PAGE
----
Why the Electric Car Wont Kill Oil

By Markets Fool.com

There seems to be a big misconception on the future of oil demand in the world. There is a misguided belief that the electric car, or really just fuel efficacy in general, will eliminate much of the world's demand for oil. However, that couldn't be farther from the truth. Oil is not going away. Because at the end of the day there is one huge trend that will drive future demand for oil. And, that's diesel demand from emerging markets.

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Tapping the brake on gasoline demand
The world actually is poised to curtail its insatiable demand for oil used to power light duty vehicles like cars and trucks. A combination of fuel efficiency gains and the emergence of hybrids and electric vehicles will more than offset future demand growth from emerging market economies as well as overall population growth. Even oil companies like ExxonMobil readily admit that this trend is coming, which why it projects that the world see declining demand for oil used in light duty vehicles starting as soon as the next decade.

Source: ExxonMobil Corporation

As the chart on the right notes, the energy savings from fuel efficiency will really curb demand for the oil used by cars and trucks. A lot of this does have to do with the projected growth of electric cars, especially hybrids. We see this in the following chart as these vehicles are expected to lead to less gasoline cars being on the road by 2040 than will be on the road by the start of next decade.

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Source: ExxonMobil Corporation

However, while hybrids will lead to tame gasoline demand, it won't tame overall demand for oil, nor will it halt demand growth. Instead, demand for diesel will hit the accelerator and be the single biggest driver of oil demand in the decades ahead. Overall, the International Energy Agency sees demand for diesel growing three times faster than gasoline demand.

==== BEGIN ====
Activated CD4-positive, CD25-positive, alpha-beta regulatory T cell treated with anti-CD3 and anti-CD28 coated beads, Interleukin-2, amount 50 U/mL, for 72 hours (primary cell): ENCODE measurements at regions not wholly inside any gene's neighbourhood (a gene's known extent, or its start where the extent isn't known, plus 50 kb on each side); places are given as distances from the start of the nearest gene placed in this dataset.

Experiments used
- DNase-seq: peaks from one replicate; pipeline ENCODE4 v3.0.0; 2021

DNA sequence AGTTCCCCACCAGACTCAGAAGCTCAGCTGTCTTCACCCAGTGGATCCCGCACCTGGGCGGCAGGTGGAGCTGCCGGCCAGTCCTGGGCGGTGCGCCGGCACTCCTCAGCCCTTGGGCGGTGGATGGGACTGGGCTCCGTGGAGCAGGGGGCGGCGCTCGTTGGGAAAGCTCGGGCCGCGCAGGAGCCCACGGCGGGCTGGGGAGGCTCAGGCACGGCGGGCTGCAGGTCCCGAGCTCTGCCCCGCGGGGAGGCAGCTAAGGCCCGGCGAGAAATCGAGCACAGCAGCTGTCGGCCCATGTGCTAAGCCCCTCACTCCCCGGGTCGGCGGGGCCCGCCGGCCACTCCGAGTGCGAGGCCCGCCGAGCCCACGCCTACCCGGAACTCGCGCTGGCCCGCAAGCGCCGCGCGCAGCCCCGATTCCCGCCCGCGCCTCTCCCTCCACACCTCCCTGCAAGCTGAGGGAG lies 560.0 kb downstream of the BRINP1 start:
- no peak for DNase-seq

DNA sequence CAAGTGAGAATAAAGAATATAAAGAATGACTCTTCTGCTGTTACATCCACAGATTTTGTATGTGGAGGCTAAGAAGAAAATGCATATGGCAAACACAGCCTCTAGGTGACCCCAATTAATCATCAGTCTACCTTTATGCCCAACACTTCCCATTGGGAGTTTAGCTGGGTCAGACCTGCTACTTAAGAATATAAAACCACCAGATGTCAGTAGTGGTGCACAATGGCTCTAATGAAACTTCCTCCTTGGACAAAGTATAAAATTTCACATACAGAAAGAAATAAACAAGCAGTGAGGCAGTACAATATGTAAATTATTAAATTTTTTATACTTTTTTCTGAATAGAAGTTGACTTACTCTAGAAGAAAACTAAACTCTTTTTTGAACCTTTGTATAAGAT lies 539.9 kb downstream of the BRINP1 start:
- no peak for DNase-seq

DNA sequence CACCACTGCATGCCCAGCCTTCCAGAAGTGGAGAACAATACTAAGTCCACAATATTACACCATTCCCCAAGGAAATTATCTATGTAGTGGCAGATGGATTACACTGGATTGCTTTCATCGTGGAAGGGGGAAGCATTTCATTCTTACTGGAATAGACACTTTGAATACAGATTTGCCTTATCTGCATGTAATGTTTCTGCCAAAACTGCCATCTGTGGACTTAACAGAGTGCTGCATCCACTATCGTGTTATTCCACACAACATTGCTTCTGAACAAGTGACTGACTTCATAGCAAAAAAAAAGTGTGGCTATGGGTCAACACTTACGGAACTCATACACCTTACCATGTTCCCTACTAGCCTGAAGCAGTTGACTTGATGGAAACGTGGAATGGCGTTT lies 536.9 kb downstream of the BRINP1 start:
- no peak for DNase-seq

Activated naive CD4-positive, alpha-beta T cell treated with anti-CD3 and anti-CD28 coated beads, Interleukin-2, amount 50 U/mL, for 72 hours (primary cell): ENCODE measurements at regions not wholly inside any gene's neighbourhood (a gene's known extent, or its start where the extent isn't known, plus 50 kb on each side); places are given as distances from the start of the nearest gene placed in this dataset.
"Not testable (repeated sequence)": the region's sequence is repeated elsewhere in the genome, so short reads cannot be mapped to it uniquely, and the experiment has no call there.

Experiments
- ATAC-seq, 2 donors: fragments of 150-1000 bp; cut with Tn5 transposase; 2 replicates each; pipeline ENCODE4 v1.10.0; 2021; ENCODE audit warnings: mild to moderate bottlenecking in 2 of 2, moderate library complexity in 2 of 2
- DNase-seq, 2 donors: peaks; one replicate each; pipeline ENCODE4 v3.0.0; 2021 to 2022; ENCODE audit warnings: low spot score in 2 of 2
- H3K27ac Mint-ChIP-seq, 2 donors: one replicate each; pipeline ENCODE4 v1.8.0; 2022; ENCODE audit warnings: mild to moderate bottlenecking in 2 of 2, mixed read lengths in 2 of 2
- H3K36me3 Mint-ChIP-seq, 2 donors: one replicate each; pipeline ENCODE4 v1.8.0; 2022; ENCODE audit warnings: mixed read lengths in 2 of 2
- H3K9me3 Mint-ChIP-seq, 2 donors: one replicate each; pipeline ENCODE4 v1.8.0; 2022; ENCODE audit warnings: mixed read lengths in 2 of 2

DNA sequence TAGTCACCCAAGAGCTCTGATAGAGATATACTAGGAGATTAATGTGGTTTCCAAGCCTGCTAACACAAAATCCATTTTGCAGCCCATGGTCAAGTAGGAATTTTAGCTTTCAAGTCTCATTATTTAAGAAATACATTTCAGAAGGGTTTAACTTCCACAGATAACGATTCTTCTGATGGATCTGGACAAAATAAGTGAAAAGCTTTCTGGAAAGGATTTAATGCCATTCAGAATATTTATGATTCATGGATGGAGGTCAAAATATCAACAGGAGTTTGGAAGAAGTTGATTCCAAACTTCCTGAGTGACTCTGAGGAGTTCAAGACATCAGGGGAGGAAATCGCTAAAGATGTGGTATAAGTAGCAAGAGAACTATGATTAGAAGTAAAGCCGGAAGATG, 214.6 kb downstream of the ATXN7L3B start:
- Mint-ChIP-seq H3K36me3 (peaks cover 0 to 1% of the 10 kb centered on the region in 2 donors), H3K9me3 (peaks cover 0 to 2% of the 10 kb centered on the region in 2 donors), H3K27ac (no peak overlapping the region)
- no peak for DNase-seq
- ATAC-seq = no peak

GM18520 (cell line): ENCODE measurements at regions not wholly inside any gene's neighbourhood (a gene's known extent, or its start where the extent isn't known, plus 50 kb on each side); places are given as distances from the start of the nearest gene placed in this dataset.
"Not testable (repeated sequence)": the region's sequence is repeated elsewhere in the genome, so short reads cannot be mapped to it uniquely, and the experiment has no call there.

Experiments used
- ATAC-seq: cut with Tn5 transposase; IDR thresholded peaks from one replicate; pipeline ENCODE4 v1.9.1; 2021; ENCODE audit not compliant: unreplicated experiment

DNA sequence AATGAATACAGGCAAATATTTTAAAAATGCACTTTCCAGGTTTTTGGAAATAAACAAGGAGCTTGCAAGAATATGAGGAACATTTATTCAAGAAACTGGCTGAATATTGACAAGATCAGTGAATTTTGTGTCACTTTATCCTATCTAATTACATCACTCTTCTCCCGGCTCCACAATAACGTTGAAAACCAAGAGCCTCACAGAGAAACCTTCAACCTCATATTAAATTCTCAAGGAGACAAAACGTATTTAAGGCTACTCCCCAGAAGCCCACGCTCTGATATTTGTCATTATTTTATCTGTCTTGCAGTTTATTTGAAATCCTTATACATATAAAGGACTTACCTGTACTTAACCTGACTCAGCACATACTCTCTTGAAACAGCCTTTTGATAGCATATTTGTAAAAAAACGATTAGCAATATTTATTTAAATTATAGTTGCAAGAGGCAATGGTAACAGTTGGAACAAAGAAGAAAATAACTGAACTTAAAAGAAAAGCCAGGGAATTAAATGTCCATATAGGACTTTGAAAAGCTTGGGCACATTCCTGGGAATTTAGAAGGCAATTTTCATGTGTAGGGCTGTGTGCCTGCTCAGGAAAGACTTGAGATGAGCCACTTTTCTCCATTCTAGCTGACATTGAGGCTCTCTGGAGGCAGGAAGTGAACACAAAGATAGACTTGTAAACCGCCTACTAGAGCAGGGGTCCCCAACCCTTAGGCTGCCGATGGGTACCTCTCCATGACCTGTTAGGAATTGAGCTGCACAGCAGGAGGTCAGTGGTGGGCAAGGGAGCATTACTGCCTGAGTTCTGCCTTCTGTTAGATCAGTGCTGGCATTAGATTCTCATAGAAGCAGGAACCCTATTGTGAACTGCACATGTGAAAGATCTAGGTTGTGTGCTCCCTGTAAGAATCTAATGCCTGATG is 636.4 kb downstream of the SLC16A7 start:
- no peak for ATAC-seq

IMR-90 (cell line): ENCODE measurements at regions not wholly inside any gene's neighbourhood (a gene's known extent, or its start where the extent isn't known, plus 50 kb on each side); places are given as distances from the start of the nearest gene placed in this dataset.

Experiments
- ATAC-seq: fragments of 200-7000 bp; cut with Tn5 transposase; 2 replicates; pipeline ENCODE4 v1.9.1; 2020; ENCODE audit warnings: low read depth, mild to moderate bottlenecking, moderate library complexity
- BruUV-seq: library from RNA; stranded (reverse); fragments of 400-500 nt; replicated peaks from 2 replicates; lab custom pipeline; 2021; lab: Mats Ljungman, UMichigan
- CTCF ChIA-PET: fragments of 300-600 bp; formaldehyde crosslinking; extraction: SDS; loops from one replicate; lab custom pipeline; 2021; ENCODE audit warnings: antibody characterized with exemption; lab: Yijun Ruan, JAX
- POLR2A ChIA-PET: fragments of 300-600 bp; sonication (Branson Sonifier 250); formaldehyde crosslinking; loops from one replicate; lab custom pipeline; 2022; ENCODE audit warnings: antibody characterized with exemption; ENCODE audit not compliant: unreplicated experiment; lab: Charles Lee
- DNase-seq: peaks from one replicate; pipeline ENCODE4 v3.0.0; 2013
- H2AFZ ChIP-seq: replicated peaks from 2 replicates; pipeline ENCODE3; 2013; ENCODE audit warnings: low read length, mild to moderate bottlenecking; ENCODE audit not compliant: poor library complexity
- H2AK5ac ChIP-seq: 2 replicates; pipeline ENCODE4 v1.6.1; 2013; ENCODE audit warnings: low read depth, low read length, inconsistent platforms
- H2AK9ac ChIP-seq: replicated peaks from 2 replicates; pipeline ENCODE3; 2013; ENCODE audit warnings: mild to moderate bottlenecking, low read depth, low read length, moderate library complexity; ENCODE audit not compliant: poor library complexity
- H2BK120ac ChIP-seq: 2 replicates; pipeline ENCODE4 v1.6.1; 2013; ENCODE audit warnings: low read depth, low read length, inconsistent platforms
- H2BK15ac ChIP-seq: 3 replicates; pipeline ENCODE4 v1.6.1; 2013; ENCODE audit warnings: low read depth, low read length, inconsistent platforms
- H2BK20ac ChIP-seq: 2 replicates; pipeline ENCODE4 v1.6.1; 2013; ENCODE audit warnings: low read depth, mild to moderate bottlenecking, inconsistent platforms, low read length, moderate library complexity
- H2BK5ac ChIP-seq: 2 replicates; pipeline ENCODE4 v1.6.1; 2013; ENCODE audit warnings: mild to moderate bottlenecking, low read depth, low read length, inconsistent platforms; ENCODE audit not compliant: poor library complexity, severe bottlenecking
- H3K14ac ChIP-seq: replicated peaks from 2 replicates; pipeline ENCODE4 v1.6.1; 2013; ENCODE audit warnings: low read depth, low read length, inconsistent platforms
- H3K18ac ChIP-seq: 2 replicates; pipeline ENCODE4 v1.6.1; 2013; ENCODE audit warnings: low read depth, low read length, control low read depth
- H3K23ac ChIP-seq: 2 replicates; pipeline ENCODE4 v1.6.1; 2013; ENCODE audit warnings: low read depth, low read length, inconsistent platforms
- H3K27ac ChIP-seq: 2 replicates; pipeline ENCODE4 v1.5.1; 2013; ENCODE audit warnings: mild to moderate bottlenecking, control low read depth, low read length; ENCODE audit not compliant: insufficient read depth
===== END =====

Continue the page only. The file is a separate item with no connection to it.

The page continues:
Shifting gears
Driven largely by heavy duty transportation, think 18-wheelers, the world's emerging economiesare expected to have a nearly insatiable demand for diesel. We see this in the next chart, which estimates that the amount of oil needed to be refined into diesel is expected to more than double over the next few decades.

Source: ExxonMobil Corporation

Overall, diesel is the single largest growth driver for oil demand in the future and it is the reason why overall demand for oil is expected to grow by just under 1% per year. While that might not sound like a lot, it's overa very, very large base and it equate to billions of barrels of new oil supplies needing to come online in the future representing trillions of dollars in future investments.

The reason why diesel will be so important in the future is that there simply isn't a substitute that can provide the cost effective power needed to get 18-wheelers and other commercial vehicles from point A to point B. This is because the only real switching option for these heavy duty vehicles is natural gas. And while natural gas might be cheap and abundant in America, that's not the case overseas. Further, the fuel has a very high switching cost to overcome as the engines are expensive, which is why its growth in North America has been slow. Because of this there simply is no viable alternative, at least as far as the eye can see at the moment, to displace diesel as the fuel heavy duty trucks need to drive the growth of emerging market economies. This is why oil isn't going to go away any time soon.

Investor takeaway
Gasoline demand might be slowly killed off by the emergence of the electric car. However, it's abundantly clear that oil is still going to be a key fuel in the decades ahead. That is because there's nothing yet that can displace it out of 18-wheelers in emerging market economies, which are almost singlehandedly driving demand for oil in the future.

The article Why the Electric Car Wont Kill Oil originally appeared on Fool.com.

Matt DiLallo has no position in any stocks mentioned. The Motley Fool has no position in any of the stocks mentioned. Try any of our Foolish newsletter services free for 30 days. We Fools may not all hold the same opinions, but we all believe that considering a diverse range of insights makes us better investors. The Motley Fool has a disclosure policy.